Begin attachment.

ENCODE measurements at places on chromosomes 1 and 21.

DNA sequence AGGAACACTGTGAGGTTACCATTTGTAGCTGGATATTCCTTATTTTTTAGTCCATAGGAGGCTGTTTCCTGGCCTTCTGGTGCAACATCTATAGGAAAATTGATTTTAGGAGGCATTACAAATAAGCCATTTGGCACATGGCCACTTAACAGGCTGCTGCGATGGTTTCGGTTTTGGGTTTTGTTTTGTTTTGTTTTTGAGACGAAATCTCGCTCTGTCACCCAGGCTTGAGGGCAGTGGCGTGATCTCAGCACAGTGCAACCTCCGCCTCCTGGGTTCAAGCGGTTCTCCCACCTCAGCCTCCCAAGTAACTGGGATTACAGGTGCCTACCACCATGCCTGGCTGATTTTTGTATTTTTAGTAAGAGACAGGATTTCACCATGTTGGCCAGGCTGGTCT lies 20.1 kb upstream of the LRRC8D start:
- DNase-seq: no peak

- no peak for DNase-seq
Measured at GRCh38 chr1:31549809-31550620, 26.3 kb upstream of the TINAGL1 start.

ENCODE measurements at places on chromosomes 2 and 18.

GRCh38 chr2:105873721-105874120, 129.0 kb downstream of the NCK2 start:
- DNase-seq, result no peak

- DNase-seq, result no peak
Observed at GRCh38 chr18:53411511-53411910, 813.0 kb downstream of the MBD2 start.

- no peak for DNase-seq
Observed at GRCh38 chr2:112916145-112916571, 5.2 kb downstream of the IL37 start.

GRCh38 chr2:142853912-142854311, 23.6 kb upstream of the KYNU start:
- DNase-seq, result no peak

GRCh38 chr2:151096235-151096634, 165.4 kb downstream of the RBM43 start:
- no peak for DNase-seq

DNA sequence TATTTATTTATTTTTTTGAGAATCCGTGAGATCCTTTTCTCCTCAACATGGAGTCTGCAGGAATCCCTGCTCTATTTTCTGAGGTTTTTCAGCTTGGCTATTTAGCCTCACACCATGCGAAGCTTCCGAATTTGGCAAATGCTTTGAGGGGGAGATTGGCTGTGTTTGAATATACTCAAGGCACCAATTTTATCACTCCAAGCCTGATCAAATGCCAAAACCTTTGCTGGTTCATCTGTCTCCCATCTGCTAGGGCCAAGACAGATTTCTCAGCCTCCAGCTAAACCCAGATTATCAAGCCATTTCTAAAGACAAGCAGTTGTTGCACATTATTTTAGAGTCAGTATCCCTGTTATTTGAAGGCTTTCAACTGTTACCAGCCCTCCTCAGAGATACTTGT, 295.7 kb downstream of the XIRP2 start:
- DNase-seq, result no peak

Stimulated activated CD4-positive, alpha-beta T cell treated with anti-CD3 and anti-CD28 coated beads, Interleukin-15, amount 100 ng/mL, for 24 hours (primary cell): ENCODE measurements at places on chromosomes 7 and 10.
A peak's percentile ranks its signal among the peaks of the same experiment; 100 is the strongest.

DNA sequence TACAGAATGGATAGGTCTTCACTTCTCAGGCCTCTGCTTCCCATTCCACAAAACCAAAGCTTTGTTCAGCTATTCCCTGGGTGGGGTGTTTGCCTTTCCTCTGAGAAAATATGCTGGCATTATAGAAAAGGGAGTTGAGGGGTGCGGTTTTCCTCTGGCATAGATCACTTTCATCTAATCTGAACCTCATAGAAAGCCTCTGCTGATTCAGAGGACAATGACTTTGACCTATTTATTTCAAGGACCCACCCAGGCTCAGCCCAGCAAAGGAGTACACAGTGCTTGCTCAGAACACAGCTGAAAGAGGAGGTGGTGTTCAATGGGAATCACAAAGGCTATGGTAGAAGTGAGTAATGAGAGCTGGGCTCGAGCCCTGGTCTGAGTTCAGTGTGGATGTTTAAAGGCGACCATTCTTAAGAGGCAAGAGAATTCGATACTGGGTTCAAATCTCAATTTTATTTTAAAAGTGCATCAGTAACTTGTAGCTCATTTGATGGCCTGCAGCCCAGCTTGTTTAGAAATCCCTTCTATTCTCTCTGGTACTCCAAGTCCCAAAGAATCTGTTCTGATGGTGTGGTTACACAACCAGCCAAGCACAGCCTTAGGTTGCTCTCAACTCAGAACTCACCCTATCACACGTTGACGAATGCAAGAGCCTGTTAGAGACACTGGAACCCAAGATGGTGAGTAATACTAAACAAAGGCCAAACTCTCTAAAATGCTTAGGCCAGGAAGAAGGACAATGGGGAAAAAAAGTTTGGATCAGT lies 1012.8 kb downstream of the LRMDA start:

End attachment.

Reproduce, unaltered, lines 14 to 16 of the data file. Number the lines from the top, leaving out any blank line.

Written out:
- DNase-seq, result no peak

GRCh38 chr2:151096235-151096634, 165.4 kb downstream of the RBM43 start:
- no peak for DNase-seq